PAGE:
Bad home economics principles may have turned out to be the cornerstone of political economics in Goa.
Despite the burdened state treasury groaning under a debt of nearly Rs 20,000 crore, political parties announced a slew of populist schemes offering doles, low interest loans without collateral and allowances for women and youth, in order to gain maximum traction among the electorate in the state assembly polls which were held on February 14.
According to the state finance ministry officials the state’s current debt is pegged at around Rs 20,054 crore, with a bulk accounted for by market loans of Rs 16,364 crore taken by the state government.
The other major debt component are loans sourced by the government from the National Bank for Agriculture and Rural Development (NABARD) to the tune of Rs 593.48 crore.
The central government’s share of loans to Goa includes Rs 1,894 crore in the form of special securities issued to the National Small Savings Fund and loans and advances from the central government which are valued at Rs 1,172 crore.
Goa’s total debt is a shade less than the total net budgetary expenditure of Rs 21,646 crore earmarked for the financial year 2021-22 and nearly 22 percent of the estimated gross domestic product of the state which has been pegged at Rs 89,421 crore.
While the Goa government has acknowledged the seriousness of the debt burden on the state exchequer, the outgoing regime led by Chief Minister Pramod Sawant, according to an official statement issued here, has made efforts to restructure the loans which have been regularly taken by the last several governments to carry out major infrastructural work as well as meet other expenses.
“In order to maintain fiscal discipline, the government has targeted various loans which were taken earlier at high interest rates. Some loans, for example of GWMC (Goa Waste Management Corporation) amounting to Rs 72 crores, were at high interest rates, as high as 13 percent. This required to be revisited,” the state government has said in a formal statement, underlining the importance of financial prudence.
“The government negotiated with various agencies from whom the amount had been availed and has successfully got the interest rates reduced to around 8 percent. Further, some loans which were at high interest rates have either been refinanced with lower interest loans or prepaid with the surplus amount of the Government, so as to effectively save the outflow from the exchequer on these loans. Total loans worth more than Rs 500 crores were restructured using the above methods,” the statement said.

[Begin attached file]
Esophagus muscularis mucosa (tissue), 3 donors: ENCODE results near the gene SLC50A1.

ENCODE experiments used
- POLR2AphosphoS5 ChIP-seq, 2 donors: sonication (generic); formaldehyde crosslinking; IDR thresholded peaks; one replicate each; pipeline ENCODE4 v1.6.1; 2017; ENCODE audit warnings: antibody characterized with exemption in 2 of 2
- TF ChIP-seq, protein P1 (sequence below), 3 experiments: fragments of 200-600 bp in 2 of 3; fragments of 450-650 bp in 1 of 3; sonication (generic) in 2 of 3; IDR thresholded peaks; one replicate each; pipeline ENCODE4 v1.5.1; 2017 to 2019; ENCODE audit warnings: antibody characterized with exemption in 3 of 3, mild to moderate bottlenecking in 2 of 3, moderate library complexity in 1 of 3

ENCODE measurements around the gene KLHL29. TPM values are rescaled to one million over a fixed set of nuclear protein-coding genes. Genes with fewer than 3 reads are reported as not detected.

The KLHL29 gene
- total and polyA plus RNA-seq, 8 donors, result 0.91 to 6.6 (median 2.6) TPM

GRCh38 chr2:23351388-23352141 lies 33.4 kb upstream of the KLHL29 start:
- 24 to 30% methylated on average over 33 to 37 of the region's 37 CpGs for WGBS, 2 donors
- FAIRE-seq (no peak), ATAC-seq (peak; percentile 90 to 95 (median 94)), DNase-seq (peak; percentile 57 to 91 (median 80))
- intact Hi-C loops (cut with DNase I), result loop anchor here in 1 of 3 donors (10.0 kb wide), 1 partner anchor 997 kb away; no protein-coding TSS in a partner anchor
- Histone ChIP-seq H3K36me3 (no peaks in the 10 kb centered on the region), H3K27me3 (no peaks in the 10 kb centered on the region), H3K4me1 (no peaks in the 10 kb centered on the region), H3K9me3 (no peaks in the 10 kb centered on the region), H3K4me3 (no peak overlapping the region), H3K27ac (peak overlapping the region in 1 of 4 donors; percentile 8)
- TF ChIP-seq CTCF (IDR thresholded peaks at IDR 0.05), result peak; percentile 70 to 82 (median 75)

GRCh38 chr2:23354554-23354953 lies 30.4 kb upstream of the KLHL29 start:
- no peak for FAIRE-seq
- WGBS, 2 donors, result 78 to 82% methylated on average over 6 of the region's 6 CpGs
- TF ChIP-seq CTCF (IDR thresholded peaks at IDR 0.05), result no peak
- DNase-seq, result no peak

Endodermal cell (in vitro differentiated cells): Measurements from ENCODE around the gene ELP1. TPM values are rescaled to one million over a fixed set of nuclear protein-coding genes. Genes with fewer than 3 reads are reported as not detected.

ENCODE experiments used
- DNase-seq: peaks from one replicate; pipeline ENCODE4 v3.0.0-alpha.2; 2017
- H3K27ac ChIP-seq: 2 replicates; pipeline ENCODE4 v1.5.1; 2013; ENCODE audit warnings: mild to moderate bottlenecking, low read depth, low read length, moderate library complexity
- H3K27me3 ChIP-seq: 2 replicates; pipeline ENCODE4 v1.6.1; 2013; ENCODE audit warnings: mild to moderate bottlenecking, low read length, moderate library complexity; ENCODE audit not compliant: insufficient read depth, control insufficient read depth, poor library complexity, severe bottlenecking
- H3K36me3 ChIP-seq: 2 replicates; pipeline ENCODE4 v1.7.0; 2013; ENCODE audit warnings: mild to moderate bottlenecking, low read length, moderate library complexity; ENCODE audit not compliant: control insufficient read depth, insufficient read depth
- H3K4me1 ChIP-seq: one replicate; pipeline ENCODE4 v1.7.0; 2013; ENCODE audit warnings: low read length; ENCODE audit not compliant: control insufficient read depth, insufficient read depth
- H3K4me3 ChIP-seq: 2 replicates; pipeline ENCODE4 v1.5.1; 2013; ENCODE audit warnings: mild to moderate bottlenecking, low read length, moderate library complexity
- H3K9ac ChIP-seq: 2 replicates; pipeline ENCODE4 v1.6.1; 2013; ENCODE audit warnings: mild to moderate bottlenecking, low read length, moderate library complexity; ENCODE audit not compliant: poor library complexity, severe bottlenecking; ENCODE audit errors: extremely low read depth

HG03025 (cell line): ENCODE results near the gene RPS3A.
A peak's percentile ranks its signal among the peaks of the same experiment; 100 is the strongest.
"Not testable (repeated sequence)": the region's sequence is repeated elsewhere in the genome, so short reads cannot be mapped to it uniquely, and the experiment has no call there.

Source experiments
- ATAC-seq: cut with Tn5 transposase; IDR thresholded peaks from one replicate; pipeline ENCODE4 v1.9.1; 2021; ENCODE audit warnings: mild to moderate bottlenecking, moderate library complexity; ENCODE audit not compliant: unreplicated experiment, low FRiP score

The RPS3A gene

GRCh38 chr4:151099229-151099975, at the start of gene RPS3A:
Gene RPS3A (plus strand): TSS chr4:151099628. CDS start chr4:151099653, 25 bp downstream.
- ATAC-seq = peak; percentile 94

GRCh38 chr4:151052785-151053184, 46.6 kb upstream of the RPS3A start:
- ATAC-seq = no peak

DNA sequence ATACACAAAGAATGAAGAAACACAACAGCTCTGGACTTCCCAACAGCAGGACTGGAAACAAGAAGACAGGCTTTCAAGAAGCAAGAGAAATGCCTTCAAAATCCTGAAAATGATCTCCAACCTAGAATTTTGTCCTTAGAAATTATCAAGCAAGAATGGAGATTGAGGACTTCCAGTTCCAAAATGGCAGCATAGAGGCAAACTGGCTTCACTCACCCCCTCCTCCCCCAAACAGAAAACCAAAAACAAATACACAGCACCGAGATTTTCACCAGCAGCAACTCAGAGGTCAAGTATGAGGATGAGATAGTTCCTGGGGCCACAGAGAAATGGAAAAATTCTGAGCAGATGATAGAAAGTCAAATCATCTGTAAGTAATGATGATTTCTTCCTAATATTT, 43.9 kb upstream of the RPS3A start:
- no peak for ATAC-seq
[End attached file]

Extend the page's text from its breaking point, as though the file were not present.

Despite the debt burden and efforts made by the state government to address the burgeoning rate of interest accrued from the outstanding loans, nearly all political parties announced populist bonanzas ahead of the recently conducted assembly polls.
While newbie AAP promised free electricity, unemployment doles to voters, the Trinamool Congress followed suit with unemployment doles as well as financial doles for women and low interest loans for the youth. The BJP has already announced free water supply as well as three free gas cylinders annually, the Congress has promised Rs 6,000 to economically backward families.
The freebie oneupmanship also triggered a battle between former Union Finance Minister P. Chidambaram and TMC’s Mahua Moitra, an investment banker who has worked for JP Morgan Chase, over the TMC’s announcement of a Rs 5,000 dole for every woman head of the household in Goa.
Chidambaram claimed that the dole would take a toll of Rs 2,100 crore on the state’s finances annually while Moitra claimed that the dole was doable, because it accounted for only six to eight percent of the annual budget and will help inject liquidity into the economy.
Chidambaram himself claims that tapping funds was not the issue confronting debt-ridden Goa, adding that the catch lay in the allocation of funds.
“The source of funds was never a problem, but the problem was with the allocation of funds,” Chidambaram said.